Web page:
I missed this when it came out a couple of months ago, so this may be old news to some of you. Seems worth mentioning for those who missed it.
Today I’m releasing print-quality maps of congressional districts, with street-level detail and county border lines. This has been one of the most sought-after resources based on emails I’ve received over the last some four years and I don’t think you can find this anywhere else. (At least not comprehensively for the whole nation. Local state clerk’s offices may have them. NationalAtlas.gov has maps but not with very much detail.)
This was a solid 2-day project with less than 300 lines of code and it’s something that only recently became this easy to do.
One great way to get your head around a large government dataset is to view it using Google Earth. I went on a hunt for the most interesting, striking and geography based government data sets currently available in the KML format used by Google Earth. There is a large gallery of tours and layers available from Google Earth's site, including some based on government data - but I wanted to look beyond them.
Here are eleven data sources (in no particular order) that have KML files ready and waiting for you to download. For some of these you will need to read the instructions associated with the KML to understand what you are looking at and what special features are enabled. Some have multiple datasets within a single KML file -- others include animations. Often when you open them in Google Earth they will start out with either a helpful note or a built in graphical key.
- USDA Forest Service: MODIS Active Fire Mapping Program: View fire detection data and incident information
- USGS Earthquake Hazards Program: real-time earthquake data (updated every 5 minutes!), geologic features and virtual tours of historic earthquakes.
- FEMA Flood Hazards: Stay Dry provides basic flood hazard map information from FEMA's National Flood Hazard Layer for specific addresses while NFHL (National Flood Hazard Layer) appears to be a more general application that displays flood hazard zones, floodways, base flood elevations, cross sections and coastal transects and much more.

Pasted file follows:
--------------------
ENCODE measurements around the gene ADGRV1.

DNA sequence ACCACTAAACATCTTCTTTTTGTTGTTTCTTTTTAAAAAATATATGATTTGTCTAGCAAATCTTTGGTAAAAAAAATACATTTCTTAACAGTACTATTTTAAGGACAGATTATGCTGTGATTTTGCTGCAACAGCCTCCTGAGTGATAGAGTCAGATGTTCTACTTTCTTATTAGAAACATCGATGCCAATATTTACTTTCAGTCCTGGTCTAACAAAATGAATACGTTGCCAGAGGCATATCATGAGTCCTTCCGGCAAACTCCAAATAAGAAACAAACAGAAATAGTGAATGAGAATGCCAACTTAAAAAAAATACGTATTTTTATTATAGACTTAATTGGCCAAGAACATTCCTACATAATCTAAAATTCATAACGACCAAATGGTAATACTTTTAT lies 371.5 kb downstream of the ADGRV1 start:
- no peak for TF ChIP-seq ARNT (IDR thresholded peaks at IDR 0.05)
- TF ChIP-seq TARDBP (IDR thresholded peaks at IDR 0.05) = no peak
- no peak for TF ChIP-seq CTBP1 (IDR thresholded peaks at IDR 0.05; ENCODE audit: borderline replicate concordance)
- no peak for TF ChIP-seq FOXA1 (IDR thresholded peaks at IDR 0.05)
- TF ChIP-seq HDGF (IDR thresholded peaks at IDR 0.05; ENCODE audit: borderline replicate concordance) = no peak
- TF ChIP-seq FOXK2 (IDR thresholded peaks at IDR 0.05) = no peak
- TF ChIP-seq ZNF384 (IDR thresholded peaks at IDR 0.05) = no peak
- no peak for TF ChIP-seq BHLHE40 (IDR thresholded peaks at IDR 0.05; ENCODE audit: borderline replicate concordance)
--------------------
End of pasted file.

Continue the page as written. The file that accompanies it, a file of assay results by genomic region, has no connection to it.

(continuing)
- NASA: Goddard Scientific Visualization Studio: provides various visualization layers including Tectonic Plates Boundaries and African Fires during 2002. Dig through the various categories, there is a lot here.
- Nasa Jet Propulsion Laboratory OnEarth: multiple options are available for viewing daily updated views of earth from satellites. Very striking!
- gCensus: provides access to data from the 2000 US Census. The site lets you browse for various elements of data and generate a KML file you can then view via Google Earth.
- Air Quality Now: provides current and forcasted air quality conditions for locations across the USA. It is a product of a partnership of multiple US Government agencies.
- National Weather Service: has a full page of KML layers related to all aspects of weather - past, present and predicted.
- National Gallery of Art: Afghanistan Hidden Treasures from the National Museum: visit Aï Khanum, Tillya Tepe, and Begram—that and examine Afghan Treasures
- National Park Service: National Register of Historic Places: provides Google Earth layers per region of the USA that mark historic places.
- District of Columbia Data Catalog: provides a wide range of data about our nations capital. You must supply some simple data to identify yourself before downloading these KML files. This is just a taste of what various regional governments are providing. Give your home state, district or territory's website a look to see if you can find KML data available.
If you're like me, you want to keep track of the presidential race between Barack Obama and John McCain. I thought I'd share a few sites that I've bookmarked in order to keep up to the minute. My favorite site is Electoral-vote.com. E-V collects national and state polls and shows a nice map of the current electoral vote count. As new state polls are released, the maps, spreadsheets, tables, graphs, etc. are updated. There's also a comparison for that day in the 2004 presidential race, roll-over stats for how each state voted since 1992, and tracking of Senate and House elections.
Another site of interest is FiveThirtyEight "electoral projections done right." This one has lots of graphs, "tipping point" states, a return on investment index and more. 538 (the # of electors in the electoral college of course :-) ) also tracks governors' races. It's run by Nate Silver, a writer and baseball statistician. You know how crazy baseball fans are for data, so you know that this site is sucking up as much data as they can, chewing it up and serving it up in lots of different ways.
Also check out RealClearPolitics. This one pulls together news, blogs, editorials, polls and electoral maps (although the mapping feature is only for presidential race).
Your feed reader getting too full? Thunderbird slowing down because of too many feeds? Then do what I do: tag it to your del.icio.us account with a tag like "daily." Because each tag has an RSS feed, you can simply add the feed to your Firefox toolbar as a live bookmark. Just click on the orange icon ( in your location bar (upper right). That's how I read GOVDOC-L too!